In a first embodiment, a next step 104 includes determining, by the scheduler, a time that the mobile station can respond to a downlink message, either in the same frame or subsequent frame, using the processing capabilities from the informing step 102. This step can include determining at least on of: an earliest time that the MS can respond, an exact time that the MS can respond, and/or a maximum time that the MS can respond. A determination is then made 105 as to whether the mobile station is capable of responding to a message within the duration of one frame.
If the MS can respond within the same frame, a next step includes allocating 106, by the scheduler, uplink bandwidth in the selected frame for the mobile station to respond to the downlink message at the time determined in the determining step 104. Otherwise, the scheduler allocates uplink bandwidth in the determined frame for the mobile station to respond to the downlink message at the time determined in the determining step 104.
A next step includes sending 108, 109 a message from the base station to the mobile station in a first frame.
In a second embodiment, if the MS can respond within the same frame, a next step includes ensuring 110 that the mobile station will not be disturbed with another message before the responding step, such that the mobile station can respond to the downlink message within the determined time. Specifically, this step includes ensuring that there are no other messages scheduled for the mobile station until the determined time from the determining step 104. This step is optional if the MS could not respond within the same frame, since the MS may be able to respond in a next frame, even with some interruption.
A next step includes responding 112 to the message from the base station by the mobile station at the allocated time, either before the end of the same frame if the MS is able to, or during a subsequent frame if the MS does not have sufficient processing capabilities.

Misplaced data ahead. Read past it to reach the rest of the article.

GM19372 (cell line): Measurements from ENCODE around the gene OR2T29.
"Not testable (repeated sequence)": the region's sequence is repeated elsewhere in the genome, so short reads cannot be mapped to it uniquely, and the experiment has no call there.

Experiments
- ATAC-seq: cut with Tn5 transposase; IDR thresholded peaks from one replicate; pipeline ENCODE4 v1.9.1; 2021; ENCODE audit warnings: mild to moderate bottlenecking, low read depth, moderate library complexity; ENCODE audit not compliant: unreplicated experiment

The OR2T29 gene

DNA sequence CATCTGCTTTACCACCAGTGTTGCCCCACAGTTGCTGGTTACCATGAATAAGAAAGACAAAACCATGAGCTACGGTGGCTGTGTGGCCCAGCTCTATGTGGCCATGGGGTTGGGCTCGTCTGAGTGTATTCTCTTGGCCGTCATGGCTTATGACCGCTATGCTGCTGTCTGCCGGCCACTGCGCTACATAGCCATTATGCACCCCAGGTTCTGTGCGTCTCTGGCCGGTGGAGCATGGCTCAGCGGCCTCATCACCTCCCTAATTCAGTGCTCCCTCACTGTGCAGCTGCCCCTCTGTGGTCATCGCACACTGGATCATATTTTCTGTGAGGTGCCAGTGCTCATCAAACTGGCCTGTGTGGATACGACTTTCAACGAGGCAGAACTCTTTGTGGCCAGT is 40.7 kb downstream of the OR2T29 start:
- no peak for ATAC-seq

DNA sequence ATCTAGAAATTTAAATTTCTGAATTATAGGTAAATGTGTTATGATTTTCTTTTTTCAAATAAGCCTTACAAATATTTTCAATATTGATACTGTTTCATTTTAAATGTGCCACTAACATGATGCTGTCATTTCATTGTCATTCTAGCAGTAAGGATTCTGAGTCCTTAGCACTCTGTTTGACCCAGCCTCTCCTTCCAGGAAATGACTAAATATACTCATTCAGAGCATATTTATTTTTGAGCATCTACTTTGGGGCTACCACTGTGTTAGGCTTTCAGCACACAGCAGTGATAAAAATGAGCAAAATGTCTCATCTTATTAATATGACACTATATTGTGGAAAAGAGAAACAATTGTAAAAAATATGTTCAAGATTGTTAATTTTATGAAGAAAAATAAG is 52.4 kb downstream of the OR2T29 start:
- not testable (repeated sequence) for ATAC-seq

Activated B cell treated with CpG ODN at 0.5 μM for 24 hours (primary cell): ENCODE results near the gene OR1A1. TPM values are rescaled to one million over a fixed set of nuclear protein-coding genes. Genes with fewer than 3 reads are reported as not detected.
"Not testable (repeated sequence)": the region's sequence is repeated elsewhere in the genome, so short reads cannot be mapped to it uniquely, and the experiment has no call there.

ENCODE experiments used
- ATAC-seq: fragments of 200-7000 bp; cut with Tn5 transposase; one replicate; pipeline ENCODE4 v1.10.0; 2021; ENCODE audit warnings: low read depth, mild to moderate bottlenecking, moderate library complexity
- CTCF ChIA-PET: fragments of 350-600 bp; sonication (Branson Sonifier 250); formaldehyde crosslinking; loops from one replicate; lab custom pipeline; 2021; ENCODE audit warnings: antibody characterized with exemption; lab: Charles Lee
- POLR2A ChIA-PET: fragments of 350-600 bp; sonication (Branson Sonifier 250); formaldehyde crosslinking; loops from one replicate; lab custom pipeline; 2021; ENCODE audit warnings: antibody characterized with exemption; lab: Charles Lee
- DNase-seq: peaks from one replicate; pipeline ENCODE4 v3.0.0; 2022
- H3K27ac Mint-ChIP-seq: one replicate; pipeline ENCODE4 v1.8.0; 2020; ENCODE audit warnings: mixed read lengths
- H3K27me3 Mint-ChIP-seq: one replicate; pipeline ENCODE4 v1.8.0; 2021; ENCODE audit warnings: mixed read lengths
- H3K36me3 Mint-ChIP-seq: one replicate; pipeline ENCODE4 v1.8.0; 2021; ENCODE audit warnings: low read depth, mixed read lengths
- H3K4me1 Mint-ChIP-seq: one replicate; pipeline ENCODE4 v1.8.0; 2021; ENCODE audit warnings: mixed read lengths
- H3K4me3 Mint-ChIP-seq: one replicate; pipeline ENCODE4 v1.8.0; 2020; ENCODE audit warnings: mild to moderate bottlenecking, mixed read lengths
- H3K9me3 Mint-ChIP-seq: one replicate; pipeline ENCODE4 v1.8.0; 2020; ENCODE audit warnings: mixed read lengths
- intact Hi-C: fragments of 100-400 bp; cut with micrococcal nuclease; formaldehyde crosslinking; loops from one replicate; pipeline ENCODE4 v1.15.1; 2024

Preferably, the sending step 108 occurs as early as possible within a single frame and the responding step 112 occurs as late as is required within the single frame for the mobile station to properly respond to the downlink message, wherein the determining step 104 includes the scheduler providing sufficient time for the mobile station to process the downlink message, given the mobile station processing capabilities, between the sending 108 and responding steps 112.
The proposed method as described above will result in significant gains in terms of network entry and handover delays for Mobiles that are capable of processing incoming messages in less time than a single frame duration. This is especially true for systems where a large frame duration is chosen (frame duration can range from two milliseconds to twenty milliseconds in 802.16e).
Referring to FIG. 5, the present invention allows for the exchange of a pair of messages to be completed within one frame instead of two or more, thus speeding up the network entry process. Using the prior art process of Step A, where a pair of message exchanges takes two frames or more (two frames shown in the example in FIG. 5), an entry or handover of a MS can take up to fifteen frames. Using the present invention process of Step B, where a pair of message exchanges takes up one frame, an entry or handover of a MS can take up to only ten frames. Based on delay-analysis studies, the present invention can reduce the network entry delay by the equivalent of five frame durations, which is equal to twenty-five milliseconds for a typical duration of five milliseconds.